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Content-based Courses Are Effective

Mark McBeth shares an example | ContentofComposition.HomePage | Content-based courses are not effective


One set of responses to Duane’s questions explored the differences between “content” and the activity of composing, which lead to a discussion of thematic writing courses whose “content” was something other than “writing.” The responses that follow support the claim that writing courses using thematic content or non-writing-content are effective.

From: Krawitz, Aaron D.

How beneficial is it to make writing secondary to content? I think it is substantially beneficial and by far the most effective way of reaching, and teaching, students. The incentive to write, and more generally to communicate, effectively is, I think, best nurtured in the context of the writer wanting to say something about an idea of interest to her. The technique should serve communication of the idea. That is, I think, one of the lessons we have learned from 20 years of a Writing Intensive requirement that requires at least one WI course in the major.

From: Bergmann, Linda S

I tend to agree that courses that teach something to be written about are preferable to those that don’t. Without something to write about, and a need to communicate it, why would anyone want to write? It is difficult and it hurts.

This doesn’t mean that the content should be literature, or that it needs to be narrowly focused on career interests, at least not in first year composition.

We have previously discussed the possibility of using rhetoric as the content for writing courses. There could be other kinds of content as well. For example, WAYS OF READING offers a range of good, difficult readings that can be be sorted thematically. (When I use it, the theme is ways of learning and knowing).

Trying to teach writing without a context, without a content, has never worked for me.

From: Ryan Skinnell

This semester I have had the (unique?) opportunity to be a part of a linked course grant in which my freshman comp class is populated with students who are concurrently enrolled in the same sociology course and another course (essentially, study skills); and I’m teaching a second FYC course that is not linked to anything.

One of the issues that has become increasingly obvious to me is that my students (in both classes, actually) often seem to have trouble connecting what we do in FYC with their other classes. They see whatever we do (rhetoric, literature, etc) as somehow removed from the things they do beyond my classroom. In other words, many of my students see the grade in my class as the end and sometimes fail to connect the content of our course to anything beyond our class.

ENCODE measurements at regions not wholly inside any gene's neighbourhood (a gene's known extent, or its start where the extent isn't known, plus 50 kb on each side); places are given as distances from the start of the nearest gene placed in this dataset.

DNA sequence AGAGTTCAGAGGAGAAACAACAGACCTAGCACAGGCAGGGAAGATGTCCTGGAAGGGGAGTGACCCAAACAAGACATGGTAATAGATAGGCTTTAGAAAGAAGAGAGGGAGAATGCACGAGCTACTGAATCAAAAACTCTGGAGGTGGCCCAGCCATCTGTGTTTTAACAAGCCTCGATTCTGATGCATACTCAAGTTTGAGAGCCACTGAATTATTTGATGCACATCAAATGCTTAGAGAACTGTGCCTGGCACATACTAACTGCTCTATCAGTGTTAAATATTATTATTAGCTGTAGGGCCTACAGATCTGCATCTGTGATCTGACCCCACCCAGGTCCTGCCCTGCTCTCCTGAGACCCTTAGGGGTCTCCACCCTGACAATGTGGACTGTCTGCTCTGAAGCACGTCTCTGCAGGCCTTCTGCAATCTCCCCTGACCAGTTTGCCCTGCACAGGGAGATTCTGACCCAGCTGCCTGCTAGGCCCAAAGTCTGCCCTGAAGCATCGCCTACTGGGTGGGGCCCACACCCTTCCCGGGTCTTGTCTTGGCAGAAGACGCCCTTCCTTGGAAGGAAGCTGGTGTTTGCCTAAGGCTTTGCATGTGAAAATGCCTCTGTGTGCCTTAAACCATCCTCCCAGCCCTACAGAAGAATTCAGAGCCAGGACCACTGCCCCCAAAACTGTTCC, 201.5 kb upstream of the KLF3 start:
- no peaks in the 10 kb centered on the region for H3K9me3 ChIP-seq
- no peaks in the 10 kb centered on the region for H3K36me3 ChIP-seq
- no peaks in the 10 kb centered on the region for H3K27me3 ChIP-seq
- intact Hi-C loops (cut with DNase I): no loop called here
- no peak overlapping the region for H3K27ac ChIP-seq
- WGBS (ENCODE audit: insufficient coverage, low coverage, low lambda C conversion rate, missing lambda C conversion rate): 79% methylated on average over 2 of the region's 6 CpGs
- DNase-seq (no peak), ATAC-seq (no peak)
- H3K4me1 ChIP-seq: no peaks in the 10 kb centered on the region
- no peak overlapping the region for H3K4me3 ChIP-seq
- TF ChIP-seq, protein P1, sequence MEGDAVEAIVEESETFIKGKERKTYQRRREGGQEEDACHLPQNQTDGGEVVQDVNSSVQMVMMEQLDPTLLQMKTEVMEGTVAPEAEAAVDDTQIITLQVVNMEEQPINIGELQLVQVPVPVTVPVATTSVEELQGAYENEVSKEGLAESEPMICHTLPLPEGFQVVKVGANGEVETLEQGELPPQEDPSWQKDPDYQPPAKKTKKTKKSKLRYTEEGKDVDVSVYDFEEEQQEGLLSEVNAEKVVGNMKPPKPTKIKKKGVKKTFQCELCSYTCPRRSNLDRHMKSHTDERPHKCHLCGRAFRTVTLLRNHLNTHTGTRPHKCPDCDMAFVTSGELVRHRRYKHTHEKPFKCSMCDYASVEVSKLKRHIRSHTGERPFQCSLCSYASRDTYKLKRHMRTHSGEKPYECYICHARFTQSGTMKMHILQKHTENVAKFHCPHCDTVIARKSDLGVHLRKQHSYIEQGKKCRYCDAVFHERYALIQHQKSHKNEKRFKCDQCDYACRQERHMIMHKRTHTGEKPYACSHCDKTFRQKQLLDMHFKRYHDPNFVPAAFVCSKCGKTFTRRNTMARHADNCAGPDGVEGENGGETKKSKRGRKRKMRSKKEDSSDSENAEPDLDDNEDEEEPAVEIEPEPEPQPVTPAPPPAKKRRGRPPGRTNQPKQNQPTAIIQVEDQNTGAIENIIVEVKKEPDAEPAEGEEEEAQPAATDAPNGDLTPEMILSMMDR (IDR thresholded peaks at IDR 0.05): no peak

Interestingly, however, and not surprisingly, given the mounds of research supporting linked courses, the students in my linked course seem to be fairing much better. They attend class more regularly, participate more vigorously, and seem to experience more regularly the kinds of lightbulb moments that keep me teaching.

So, after that long and winding introduction, I think the point I’m coming to is that the content of our classes, be it writing about headstones or writing about writing, is more successful and more important for my students when I can connect it to their lives (educations, jobs, etc) and classes beyond the four walls of my classroom. Often, I have trouble doing that because it’s rarely sufficient for me to say “You’ll get a better job if you can write well,” or some other obvious, but mostly unhelpful, generalization. In conclusion, I’m beginning to think that the real drawbacks to teaching literature or another “content” section is that the connections I tend to favor (for me, usually the historico-political aspects of the subject) often elide the important writing connections as well as the connections between my students’ learning and their lives beyond my classroom.

Of course, I also defer to the wisdom of those who remember teaching FYC classes before I was born, when composition was an amateur calling.

From: Jeffrey Klausman

I’ll chime in here from a two-year college perspective-which is not necessarily different from four-year colleges and universities where I’ve taught. I’ve been researching the role of WPA in the two-year college (I’m our first WPA, a new position created this year), and one piece of advice which was repeated by practitioners and theorists from across the spectrum is start here, with these students. So, a couple of assumptions can ground “content,” however we define that.

First, writing is always active (I can’t imagine passive writing other than, maybe, dictation). Second, the vast majority of students take FYC as a requirement, not an elective. Someone else, then, is writing their educational experiences, at least in our classes. Who? Why? To what effect? What is the active role students are taking or could take in their own educations?

Like Linda Bergman, I use Ways of Reading plus a supplemental essay or two on theories of education and writing one’s education in conjunction with students’ analyses of their own educational experiences. Inevitably, through writing, students begin to feel the power of writing their own academic lives. The two foci-rhetoric and content, even though that may be an unfair dichotomy-are melded. Anyway, I’ve been happy with the work students have produced and I’ve heard from a great number of them that their experiences in the class have had a profound effect upon their choices-changing or choosing majors, reconsidering careers, reflecting upon past influences.

Mark McBeth shares an example | ContentofComposition.HomePage | Content-based courses are not effective

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